Congress may spare the century-old downtown Berkeley post office and some other historical buildings in its downsizing and selloff of the incredibly shrinking U.S. Postal Service (USPS) on the way to privatization.
Legislation in the House of Representatives, part of the $1.1-trillion omnibus appropriations bill (pdf) unveiled Monday, aims to slow the march to sell off 600 buildings nationwide that Congress itself initiated, according to the San Francisco Chronicle. Congresswoman Barbara Lee (D-California) said language in the bill, which reportedly has bipartisan support, would stop the sale of historic buildings until reports by the Inspector General and the Advisory Council on Historic Preservation are complete.
“Buildings like the Berkeley Main Post Office are central to our communities and our cities, and while the USPS continues to grapple with financial woes, it must not resort to selling off historic properties without complying with federal historic preservation laws,” Lee said.
Language inserted in the bill by the House Appropriations Committee would suspend sales until it has been determined “whether the Postal Service is complying with its statutory and regulatory requirements in the relocation of services, closure, and sale” of historic post offices.
It is conventional wisdom that the Internet, competition from the innovative private sector and sky-high pension costs of pampered federal employees are killing the Postal Service. Critics say the only hope is to slash costs, scale back services, sell off unnecessary assets and shift the business of mail delivery to more efficient private owners.
Critics of the critics dispute most every allegation made. The post office, they say, is being savaged for thinly-disguised political reasons, including the destruction of the largest organized labor force in the country, postal workers (40% of whom are minorities). The number one contributor to the Postal Service’s annual net operating loss, which currently runs in the billions of dollars, is a law passed by the Republican-controlled Congress in 2006.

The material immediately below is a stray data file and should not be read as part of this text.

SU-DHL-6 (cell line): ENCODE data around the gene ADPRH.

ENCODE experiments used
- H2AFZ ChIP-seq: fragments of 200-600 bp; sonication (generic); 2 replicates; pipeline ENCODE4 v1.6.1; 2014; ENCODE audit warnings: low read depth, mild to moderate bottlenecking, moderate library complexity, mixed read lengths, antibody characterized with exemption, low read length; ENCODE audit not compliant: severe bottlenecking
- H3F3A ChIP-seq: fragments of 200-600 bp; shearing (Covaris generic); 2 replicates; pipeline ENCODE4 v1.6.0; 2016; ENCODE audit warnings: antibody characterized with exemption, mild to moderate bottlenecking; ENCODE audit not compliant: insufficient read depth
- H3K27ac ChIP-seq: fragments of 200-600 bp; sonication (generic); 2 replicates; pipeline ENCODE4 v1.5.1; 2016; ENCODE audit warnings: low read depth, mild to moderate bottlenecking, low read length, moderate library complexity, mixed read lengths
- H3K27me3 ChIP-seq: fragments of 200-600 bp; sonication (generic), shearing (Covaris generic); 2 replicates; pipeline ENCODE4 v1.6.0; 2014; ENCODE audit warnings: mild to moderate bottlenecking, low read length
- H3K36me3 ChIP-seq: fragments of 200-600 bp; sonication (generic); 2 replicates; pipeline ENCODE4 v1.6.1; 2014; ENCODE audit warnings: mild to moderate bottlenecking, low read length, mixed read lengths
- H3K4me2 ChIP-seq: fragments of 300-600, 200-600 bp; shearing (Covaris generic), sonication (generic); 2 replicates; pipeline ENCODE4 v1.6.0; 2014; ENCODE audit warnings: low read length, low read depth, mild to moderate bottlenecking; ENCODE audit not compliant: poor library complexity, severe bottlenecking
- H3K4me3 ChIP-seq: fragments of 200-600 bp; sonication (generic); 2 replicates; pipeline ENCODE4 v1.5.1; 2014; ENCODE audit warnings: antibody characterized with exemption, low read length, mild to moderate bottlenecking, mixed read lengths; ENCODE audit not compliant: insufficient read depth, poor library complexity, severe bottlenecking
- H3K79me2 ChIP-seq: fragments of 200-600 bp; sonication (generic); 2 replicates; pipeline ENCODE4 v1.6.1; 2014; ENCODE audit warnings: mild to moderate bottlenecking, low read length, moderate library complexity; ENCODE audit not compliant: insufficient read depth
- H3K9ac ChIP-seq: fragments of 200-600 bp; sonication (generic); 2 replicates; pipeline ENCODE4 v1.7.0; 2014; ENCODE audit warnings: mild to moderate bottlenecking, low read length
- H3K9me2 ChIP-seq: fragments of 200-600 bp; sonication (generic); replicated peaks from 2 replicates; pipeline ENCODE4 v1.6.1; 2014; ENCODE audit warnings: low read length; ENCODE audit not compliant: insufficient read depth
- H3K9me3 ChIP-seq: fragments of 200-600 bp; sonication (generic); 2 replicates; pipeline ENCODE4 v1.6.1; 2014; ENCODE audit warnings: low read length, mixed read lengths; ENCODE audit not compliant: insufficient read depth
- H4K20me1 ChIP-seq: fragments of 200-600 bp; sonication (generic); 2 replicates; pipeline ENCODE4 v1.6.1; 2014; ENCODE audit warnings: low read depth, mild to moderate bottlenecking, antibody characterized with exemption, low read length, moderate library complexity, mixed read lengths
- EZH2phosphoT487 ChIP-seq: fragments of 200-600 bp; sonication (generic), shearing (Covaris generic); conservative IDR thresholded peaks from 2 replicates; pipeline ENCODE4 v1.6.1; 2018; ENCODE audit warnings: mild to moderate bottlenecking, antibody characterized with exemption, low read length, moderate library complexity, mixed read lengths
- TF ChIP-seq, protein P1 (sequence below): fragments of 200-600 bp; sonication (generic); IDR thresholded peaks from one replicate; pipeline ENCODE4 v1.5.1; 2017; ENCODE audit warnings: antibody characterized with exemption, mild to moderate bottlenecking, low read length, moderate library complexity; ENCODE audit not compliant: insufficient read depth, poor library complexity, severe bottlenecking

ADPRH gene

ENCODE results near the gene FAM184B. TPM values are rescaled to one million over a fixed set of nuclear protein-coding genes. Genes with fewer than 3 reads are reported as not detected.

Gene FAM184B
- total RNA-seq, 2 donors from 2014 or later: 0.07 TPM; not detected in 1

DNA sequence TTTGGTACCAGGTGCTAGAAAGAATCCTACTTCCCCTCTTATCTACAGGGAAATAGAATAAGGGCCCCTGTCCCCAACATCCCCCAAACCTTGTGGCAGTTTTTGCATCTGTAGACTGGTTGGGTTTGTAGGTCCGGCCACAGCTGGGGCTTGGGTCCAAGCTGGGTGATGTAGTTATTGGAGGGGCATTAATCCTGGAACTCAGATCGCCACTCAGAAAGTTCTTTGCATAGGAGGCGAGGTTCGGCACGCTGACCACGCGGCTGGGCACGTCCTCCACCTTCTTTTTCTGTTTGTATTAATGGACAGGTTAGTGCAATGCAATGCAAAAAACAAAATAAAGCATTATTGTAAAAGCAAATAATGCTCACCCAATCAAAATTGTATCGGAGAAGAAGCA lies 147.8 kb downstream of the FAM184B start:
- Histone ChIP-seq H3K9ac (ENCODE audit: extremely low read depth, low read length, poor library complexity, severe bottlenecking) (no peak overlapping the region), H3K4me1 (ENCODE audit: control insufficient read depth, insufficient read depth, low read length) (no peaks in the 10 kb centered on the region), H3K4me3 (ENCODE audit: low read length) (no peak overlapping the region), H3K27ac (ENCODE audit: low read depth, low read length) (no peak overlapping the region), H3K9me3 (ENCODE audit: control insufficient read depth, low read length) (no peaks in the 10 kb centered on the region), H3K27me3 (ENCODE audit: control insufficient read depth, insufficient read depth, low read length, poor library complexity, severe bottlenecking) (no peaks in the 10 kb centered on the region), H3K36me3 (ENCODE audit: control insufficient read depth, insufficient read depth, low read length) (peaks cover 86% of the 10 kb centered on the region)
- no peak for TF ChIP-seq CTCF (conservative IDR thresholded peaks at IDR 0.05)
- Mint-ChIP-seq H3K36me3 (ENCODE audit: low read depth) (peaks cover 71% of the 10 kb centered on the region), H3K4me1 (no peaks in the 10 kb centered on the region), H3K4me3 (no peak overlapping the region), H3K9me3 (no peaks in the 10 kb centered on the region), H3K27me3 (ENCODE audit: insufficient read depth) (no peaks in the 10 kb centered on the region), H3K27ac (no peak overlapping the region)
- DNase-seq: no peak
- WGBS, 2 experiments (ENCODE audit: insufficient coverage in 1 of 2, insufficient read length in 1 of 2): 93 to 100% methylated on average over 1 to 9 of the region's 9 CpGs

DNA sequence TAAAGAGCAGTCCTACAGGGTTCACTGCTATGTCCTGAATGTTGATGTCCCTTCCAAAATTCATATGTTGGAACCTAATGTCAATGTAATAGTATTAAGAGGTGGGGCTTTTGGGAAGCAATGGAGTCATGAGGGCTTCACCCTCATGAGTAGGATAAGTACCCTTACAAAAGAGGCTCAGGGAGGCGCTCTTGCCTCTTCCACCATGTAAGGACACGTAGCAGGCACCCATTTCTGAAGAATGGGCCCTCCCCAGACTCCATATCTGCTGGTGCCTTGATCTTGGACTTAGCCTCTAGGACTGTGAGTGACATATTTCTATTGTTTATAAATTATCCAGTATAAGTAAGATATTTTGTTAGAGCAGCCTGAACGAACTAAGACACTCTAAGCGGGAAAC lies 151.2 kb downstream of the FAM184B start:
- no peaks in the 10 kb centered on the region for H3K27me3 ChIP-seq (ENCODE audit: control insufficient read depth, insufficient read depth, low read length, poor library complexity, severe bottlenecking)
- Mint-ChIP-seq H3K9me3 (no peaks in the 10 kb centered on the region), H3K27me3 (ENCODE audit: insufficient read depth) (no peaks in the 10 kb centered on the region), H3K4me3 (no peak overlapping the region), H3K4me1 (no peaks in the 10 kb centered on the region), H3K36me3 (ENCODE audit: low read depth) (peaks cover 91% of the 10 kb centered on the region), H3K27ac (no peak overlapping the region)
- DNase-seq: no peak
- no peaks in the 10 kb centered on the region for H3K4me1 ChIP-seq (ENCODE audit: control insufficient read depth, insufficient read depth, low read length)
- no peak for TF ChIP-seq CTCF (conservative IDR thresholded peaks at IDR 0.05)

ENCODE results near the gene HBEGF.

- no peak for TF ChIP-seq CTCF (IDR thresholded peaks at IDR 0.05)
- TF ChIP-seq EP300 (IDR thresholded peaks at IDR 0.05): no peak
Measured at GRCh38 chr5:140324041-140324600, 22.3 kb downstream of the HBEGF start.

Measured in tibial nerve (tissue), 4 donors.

The law forced the USPS—which pays its own way and does not receive money from the federal budget—to prefund its future health care benefit payments to retirees for the next 75 years. The Postal Service was ordered to pay for the benefits of workers it hasn’t even hired and do it an accelerated time frame, a requirement not demanded of any other federal government agency.
The law instantly put the post office on the verge of bankruptcy and unleashed a movement to villainize and privatize the service. Unions would take a beating, private carriers would get a boost and $85 billion in hard assets could be sold to those who would know how to properly monetize them.
The exclusive contract for handling sales of post office properties was given to a single outfit, C.B. Richard Ellis (CBRE), whose chairman is Richard Blum, husband of Senator Dianne Feinstein (D-California). Investigative journalist Peter Byrne wrote in his book “Going Postal” that 20% of the portfolio was sold to business partners or clients of CBRE, while it took up to a 6% commission in 34 of the 52 transactions. CBRE appeared to act as an agent for both the Postal Service and buyers in many of the transactions, contrary to customary property sales, according to Byrne:
“The sales were mostly of central downtown buildings, with parking, in wealthy or revitalizing neighborhoods that attracted restaurant, boutique, and residential developers, or modern, suburban office buildings and warehouses, also with ample parking that attracted high-tech industrial firms. In other words, the most saleable postal properties were the ones most likely to command prices that exceeded their assessed values.”
Protesters camped out at Berkeley’s downtown post office, a 1914 Renaissance Revival-style building, for 33 days in 2012 after it was designated to be sold. It was officially put up for sale last year. The city council has vowed to pass zoning laws to restrict the sale and sue if its legislative efforts fall short.
Congress approved a three-cent increase in the price of postage, to 49 cents, effective January 26, at the request of the Postal Service, which decried its “precarious financial condition.”